The DOW Industrials closed Thursday's trading below the Nov. 20 closing price to the lowest level since September 2002 as the financial sector continued to decline. The index did however manage to close just above the intra-day low for the entire bear market set back on Nov. 21. The DOW was being dragged lower by Bank of America and Citigroup, which were each off more than 11%, as investors remained concerned the banks could be nationalized by the government should they fail the Treasury Department's new stress-test.


There's just a lot of uncertainty around the banks right now, said Matthew Carniol, chief currency strategist at Since Treasury Secretary Timothy Geithner's bank rescue fell flat with traders last week, the pressure has been relentless.


Falling bank stocks also took a toll on the Standard & Poor's 500 index as its financial sector slid 4%.


Friday's expiration of options and futures is also playing a part in the financial sector's decline as investors buy puts to hedge their equity holdings and speculators use put options to bet that prices will continue to fall.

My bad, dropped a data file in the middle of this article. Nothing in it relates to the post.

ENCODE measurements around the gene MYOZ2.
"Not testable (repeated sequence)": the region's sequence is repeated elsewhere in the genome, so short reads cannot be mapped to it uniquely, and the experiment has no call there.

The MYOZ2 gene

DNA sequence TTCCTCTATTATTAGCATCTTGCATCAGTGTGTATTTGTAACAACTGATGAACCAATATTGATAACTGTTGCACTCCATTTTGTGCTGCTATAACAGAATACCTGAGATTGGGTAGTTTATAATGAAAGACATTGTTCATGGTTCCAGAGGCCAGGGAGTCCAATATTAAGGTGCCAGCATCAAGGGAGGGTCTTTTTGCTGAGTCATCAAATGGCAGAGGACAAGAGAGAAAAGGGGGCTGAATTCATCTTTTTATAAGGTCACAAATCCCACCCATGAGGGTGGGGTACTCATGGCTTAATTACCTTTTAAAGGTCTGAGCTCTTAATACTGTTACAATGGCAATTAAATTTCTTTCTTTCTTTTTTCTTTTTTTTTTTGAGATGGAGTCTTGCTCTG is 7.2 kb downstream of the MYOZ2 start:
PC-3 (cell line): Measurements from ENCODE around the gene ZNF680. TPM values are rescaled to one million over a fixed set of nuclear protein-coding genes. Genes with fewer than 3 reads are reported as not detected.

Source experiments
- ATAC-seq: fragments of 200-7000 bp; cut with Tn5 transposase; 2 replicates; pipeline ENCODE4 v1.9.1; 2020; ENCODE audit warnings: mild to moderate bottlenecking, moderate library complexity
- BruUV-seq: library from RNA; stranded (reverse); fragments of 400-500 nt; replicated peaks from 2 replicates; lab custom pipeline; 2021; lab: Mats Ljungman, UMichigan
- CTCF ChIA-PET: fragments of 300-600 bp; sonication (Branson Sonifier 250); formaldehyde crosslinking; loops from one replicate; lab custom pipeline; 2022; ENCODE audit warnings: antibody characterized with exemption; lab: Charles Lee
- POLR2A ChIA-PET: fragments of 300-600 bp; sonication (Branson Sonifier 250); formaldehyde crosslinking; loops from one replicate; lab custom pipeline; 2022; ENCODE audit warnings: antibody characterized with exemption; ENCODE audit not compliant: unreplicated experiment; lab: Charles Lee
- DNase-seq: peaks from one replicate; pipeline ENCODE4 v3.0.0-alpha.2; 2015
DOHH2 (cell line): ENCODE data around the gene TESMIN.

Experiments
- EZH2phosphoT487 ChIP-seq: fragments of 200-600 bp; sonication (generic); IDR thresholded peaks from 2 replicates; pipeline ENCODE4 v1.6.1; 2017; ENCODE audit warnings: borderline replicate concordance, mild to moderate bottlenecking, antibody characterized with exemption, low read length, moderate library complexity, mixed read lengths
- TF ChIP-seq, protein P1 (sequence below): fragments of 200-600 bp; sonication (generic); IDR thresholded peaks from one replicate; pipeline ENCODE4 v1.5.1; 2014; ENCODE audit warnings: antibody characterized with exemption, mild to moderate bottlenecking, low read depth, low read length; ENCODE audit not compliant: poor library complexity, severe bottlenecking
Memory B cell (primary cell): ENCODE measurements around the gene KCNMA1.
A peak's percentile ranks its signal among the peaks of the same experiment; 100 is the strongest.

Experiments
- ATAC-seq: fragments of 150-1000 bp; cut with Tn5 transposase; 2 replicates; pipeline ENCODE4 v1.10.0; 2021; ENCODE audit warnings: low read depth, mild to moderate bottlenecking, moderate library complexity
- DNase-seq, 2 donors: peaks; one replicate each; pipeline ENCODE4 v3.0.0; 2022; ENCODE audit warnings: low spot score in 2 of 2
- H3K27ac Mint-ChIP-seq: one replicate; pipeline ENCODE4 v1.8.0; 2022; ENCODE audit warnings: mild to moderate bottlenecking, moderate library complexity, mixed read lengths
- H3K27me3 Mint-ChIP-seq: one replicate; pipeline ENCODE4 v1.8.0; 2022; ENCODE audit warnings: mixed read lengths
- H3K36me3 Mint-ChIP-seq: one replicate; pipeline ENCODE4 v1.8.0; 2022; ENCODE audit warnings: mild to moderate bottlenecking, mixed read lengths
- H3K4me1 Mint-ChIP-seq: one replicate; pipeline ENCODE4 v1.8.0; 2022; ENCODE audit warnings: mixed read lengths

Fresh economic data also weighed on sentiment; the number of U.S. workers drawing unemployment benefits for more than a week hit a fresh record high near five million, the fourth straight week that a new record was set. The Federal Reserve said Wednesday that the unemployment rate could near 9% by the end of the year and that the job market will remain weak through 2011.


The S&P hit a session low around 15:35 EST, rose in the next 10 minutes and then declined to finish above the low of the day. The S&P was about 26 points above the Nov. 20 close as trading ended. At Thursday's close of floor trading on the NYSE, the DOW was on 7465.95 after falling 89.68 points (-1.19%) while the S&P finished on 778.94 with a loss of 9.48 points (-1.20%). The technology-heavy NASDAQ closed on 1442.82 after declining by 25.15 points (-1.71%).


The dollar traded in risk-aversion mode as Wall Street declined but was mostly weaker on the day because futures markets rose in overnight trading. The greenback ended the day falling 1.04% to the euro, 0.58% to the pound and 0.93% to Australia's dollar while it gained 0.59% against the yen.


Treasuries fell for a second day, pushing up two-year note yields the most since November, as speculation grew that the U.S. will sell record amounts of debt next week. Yield on the 2-year note rose 2.8 basis points to 0.976% while yield on the 10-year note rose 8.5 basis points to 2.845%.


Crude for March delivery was recently trading up $4.26 (12.31%) to $38.88 per barrel after the weekly report on inventories showed a steep decline.


Gold for April delivery was recently trading lower by $3.40 (-0.35%) to 974.30 per ounce.